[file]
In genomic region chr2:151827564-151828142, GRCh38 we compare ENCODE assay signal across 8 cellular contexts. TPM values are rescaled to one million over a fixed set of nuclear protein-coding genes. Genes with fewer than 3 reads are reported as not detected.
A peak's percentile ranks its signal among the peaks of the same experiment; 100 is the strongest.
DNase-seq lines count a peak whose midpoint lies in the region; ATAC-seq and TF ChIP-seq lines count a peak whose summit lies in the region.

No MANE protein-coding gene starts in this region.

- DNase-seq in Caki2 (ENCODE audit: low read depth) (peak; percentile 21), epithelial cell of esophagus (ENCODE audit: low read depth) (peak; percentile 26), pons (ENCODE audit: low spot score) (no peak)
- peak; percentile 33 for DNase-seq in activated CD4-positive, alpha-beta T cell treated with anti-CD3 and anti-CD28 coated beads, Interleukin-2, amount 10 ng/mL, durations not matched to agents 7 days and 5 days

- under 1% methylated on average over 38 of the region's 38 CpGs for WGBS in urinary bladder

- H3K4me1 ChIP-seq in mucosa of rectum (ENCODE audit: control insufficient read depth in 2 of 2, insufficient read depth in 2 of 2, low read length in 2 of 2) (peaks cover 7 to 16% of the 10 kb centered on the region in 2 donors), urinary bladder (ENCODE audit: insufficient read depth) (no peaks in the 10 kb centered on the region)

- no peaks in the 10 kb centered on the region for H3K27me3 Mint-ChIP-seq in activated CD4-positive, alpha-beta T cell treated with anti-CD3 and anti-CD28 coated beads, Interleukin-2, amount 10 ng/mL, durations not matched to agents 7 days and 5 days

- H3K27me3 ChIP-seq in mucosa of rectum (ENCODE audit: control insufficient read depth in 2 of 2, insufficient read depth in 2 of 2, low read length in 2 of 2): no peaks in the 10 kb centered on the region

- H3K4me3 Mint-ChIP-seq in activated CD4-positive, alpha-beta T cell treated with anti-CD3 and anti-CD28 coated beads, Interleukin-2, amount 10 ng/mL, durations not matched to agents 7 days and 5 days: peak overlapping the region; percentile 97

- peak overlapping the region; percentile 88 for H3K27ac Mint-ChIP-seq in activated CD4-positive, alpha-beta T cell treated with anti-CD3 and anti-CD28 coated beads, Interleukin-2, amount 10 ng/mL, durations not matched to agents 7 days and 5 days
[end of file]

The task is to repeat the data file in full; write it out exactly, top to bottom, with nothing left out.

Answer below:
In genomic region chr2:151827564-151828142, GRCh38 we compare ENCODE assay signal across 8 cellular contexts. TPM values are rescaled to one million over a fixed set of nuclear protein-coding genes. Genes with fewer than 3 reads are reported as not detected.
A peak's percentile ranks its signal among the peaks of the same experiment; 100 is the strongest.
DNase-seq lines count a peak whose midpoint lies in the region; ATAC-seq and TF ChIP-seq lines count a peak whose summit lies in the region.

No MANE protein-coding gene starts in this region.

- DNase-seq in Caki2 (ENCODE audit: low read depth) (peak; percentile 21), epithelial cell of esophagus (ENCODE audit: low read depth) (peak; percentile 26), pons (ENCODE audit: low spot score) (no peak)
- peak; percentile 33 for DNase-seq in activated CD4-positive, alpha-beta T cell treated with anti-CD3 and anti-CD28 coated beads, Interleukin-2, amount 10 ng/mL, durations not matched to agents 7 days and 5 days

- under 1% methylated on average over 38 of the region's 38 CpGs for WGBS in urinary bladder

- H3K4me1 ChIP-seq in mucosa of rectum (ENCODE audit: control insufficient read depth in 2 of 2, insufficient read depth in 2 of 2, low read length in 2 of 2) (peaks cover 7 to 16% of the 10 kb centered on the region in 2 donors), urinary bladder (ENCODE audit: insufficient read depth) (no peaks in the 10 kb centered on the region)

- no peaks in the 10 kb centered on the region for H3K27me3 Mint-ChIP-seq in activated CD4-positive, alpha-beta T cell treated with anti-CD3 and anti-CD28 coated beads, Interleukin-2, amount 10 ng/mL, durations not matched to agents 7 days and 5 days

- H3K27me3 ChIP-seq in mucosa of rectum (ENCODE audit: control insufficient read depth in 2 of 2, insufficient read depth in 2 of 2, low read length in 2 of 2): no peaks in the 10 kb centered on the region

- H3K4me3 Mint-ChIP-seq in activated CD4-positive, alpha-beta T cell treated with anti-CD3 and anti-CD28 coated beads, Interleukin-2, amount 10 ng/mL, durations not matched to agents 7 days and 5 days: peak overlapping the region; percentile 97

- peak overlapping the region; percentile 88 for H3K27ac Mint-ChIP-seq in activated CD4-positive, alpha-beta T cell treated with anti-CD3 and anti-CD28 coated beads, Interleukin-2, amount 10 ng/mL, durations not matched to agents 7 days and 5 days